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How can I make a perfect spray pattern on a roof? Post New Topic | Post Reply

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Posted: Dec 16, 2008 08:59 AM
How can I make a perfect spray pattern on a roof?
Hi Guys

I have been spraying roofs for a little over a year and have become decent (Probably a 7 on a scale of 1-10) at setting a flat pattern. Every now and then an overlap spray will have a slight bump.

The other day, I was able to take a look at a roof that a large competitor did and was pretty amazed with their work. It was a wide open 15,000 sq. ft roof with 2 ac units and a couple of vents.

They were very precise on their detail work with clear lines, which is always good. The one thing that I noticed was not a bump anywhere on the entire roof. No overlaps, gully's not even a 1/2 inch difference anywhere on their spray pattern.

The application was done by one sprayer and no robots were used.

My question is how do these guys spray a perfectly flat roofs with no bumps anywhere? Do you guys think that they are that good or are there some tricks such as planning or scarfing the bumps out before coating that I may not know of.

I have seen quite a few roofs even the Superdome, but never one that looked as if someone laid out cement in a drive way and was very close to being perfect.

Any advice would be greatly appreciated!


Posted: Dec 22, 2008 04:42 AM
To spray a perfect roof a lot of things must come into play , perfect weather durring the application is a BIG help , clean material , the right choice of spray gun and tip size for the project at hand , the right heat and presure , all equipment must been in great working order , and years of practice. Remember SPF is a art.
Roger Morrison
Posted: Dec 22, 2008 01:44 PM
From an SPFA tech tip:

"In order to apply spray polyurethane foam (SPF) to form a smooth surface profile and produce specified physical properties, a proper application technique must be used. The spray gun should be held as perpendicular to the substrate as possible. Spraying at a severe angle will cause the SPF to roll and exhibit a 'tree-bark' surface profile. This profile may cause the SPF to exhibit poor physical properties and significantly increases the surface area of the SPF to receive protective coatings.

You should feather your passes at the outside edges. This will leave a taper on the outside edges that will blend in smoothly with the subsequent pass. The application of the SPF should be installed at a consistent rate to allow approximately 80 percent of the spray pattern to overlap the previous lift. This will eliminate any washboard undulation (see Figure 1) and create a smoother surface profile. The SPF should rise smoothly and uniformly.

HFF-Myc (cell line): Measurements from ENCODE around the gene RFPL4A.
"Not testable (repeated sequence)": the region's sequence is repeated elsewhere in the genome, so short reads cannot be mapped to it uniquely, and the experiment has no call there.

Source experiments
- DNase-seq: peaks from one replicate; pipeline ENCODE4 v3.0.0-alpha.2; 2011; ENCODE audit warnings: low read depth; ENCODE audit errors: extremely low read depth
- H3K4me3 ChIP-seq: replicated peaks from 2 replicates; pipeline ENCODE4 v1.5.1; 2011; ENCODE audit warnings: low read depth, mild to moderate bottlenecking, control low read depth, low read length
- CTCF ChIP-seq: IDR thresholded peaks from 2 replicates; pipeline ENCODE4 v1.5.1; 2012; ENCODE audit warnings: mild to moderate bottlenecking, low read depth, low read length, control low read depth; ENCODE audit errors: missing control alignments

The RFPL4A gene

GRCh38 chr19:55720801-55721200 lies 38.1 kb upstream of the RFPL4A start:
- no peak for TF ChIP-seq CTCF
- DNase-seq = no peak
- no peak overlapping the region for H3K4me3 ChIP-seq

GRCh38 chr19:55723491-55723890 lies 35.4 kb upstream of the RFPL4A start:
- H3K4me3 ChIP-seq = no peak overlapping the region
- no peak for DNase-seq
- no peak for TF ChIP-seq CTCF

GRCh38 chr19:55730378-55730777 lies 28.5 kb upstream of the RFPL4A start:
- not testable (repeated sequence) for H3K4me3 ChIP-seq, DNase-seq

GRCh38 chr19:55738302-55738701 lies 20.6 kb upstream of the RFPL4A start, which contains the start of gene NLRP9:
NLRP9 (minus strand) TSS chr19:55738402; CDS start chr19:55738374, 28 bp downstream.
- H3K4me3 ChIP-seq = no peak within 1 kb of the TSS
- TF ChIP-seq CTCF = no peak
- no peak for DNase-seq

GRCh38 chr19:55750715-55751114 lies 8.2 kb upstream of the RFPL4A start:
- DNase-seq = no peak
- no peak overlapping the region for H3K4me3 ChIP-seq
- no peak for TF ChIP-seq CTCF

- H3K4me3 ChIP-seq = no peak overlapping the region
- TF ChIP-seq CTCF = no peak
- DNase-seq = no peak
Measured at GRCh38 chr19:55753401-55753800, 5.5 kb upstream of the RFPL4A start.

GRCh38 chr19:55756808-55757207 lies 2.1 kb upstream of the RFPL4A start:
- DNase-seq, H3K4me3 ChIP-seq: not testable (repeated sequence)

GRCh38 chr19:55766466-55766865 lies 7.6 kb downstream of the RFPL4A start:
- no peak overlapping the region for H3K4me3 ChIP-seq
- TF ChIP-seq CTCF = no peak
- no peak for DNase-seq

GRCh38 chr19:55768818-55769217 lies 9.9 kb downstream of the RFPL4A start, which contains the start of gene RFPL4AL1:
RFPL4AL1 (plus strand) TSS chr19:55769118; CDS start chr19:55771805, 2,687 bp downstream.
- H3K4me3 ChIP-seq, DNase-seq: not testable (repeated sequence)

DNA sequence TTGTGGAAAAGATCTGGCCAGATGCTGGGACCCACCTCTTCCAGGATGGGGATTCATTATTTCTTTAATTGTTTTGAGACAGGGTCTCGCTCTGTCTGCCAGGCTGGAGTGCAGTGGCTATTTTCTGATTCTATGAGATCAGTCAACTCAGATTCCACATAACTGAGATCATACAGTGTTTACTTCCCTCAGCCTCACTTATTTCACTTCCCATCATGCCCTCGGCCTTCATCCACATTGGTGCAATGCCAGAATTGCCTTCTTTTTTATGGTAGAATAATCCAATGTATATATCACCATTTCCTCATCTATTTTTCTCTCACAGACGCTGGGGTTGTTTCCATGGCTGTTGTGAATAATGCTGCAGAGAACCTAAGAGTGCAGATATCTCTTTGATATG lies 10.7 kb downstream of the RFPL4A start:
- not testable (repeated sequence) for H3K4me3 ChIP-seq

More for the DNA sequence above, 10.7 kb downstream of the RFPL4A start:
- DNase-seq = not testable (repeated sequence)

Your tie-in to the adjacent pass will vary depending on your natural pass width. The tie-in pass should carry onto the previous pass by 10 to 20 percent of your pass width (see Figure 2). Try using the following technique to control your tie-in detail. Spray a full length pass (30 - 40 linear feet). Start your new pass immediately adjacent to the first pass. After approximately 10 linear feet, stop spraying. Get on your hands and knees and observe the pass line. The elevation of the SPF at the pass line should match the middle of the pass. If there is a ridge between the two passes, take a half of a step away from the first pass and continue spraying. If there is a valley, take a half of a step towards the first pass. If there is a 'tree-bark' surface at the pass line, narrow your pass width. With practice, these techniques become automatic. Your foam application will look much better, require less coating and provide better drainage."
Posted: Dec 22, 2008 03:04 PM
Thanks for the SPFA Tech tips. I am going to overlap my tie ins by 10 to 20 % as suggested and if I do it right, it should eliminate that bump that I have been having.

philip mullins
Posted: Jan 02, 2009 04:39 AM
now that youve read that article, send a fat check to the spfa, get accredited, and you very well may be more "qualified" than the guy who actualy sprayed that roof!

slow in a hurry. wyatt earp wrote a book that is still used by the fbi for training today. when he describes his quick draw technique he states that he never practices pulling his weapon quickly. instead, practice unholstering your weapon slowly. using deliberate and efficient motions to bring the sights on target. practice pulling your weapon AND hitting your target over and over and over. speed will follow consistencey. you will develop a smooth and calm technique with no wasted motion that will deliver bullets on target.

maybe step back down to a 01 tip. work on a slower more consistent pattern and when you get real good then step up to a 02 or 03. get ur eyes trained as far as where too look to watch ur pattern.when to look ahead of ur pattern. when to follow it. i never look directly at my edges. i tend to watch out of my peripherial vision for stop and start, if that makes any sense. i dont care for any wide tips myself. by no means would i call myself an experienced roofer. i dont claim to be the best or even good for that matter. this is just a philosiphy that works for me. probably cause i read that book when i was just a kid that liked to play with my single 6 out on whites bayou.

and yes, they make a machine for that. it looks like a lawn mower. has several cool attachments for cutting gutters and valleys, or a wire brush for smoothing.

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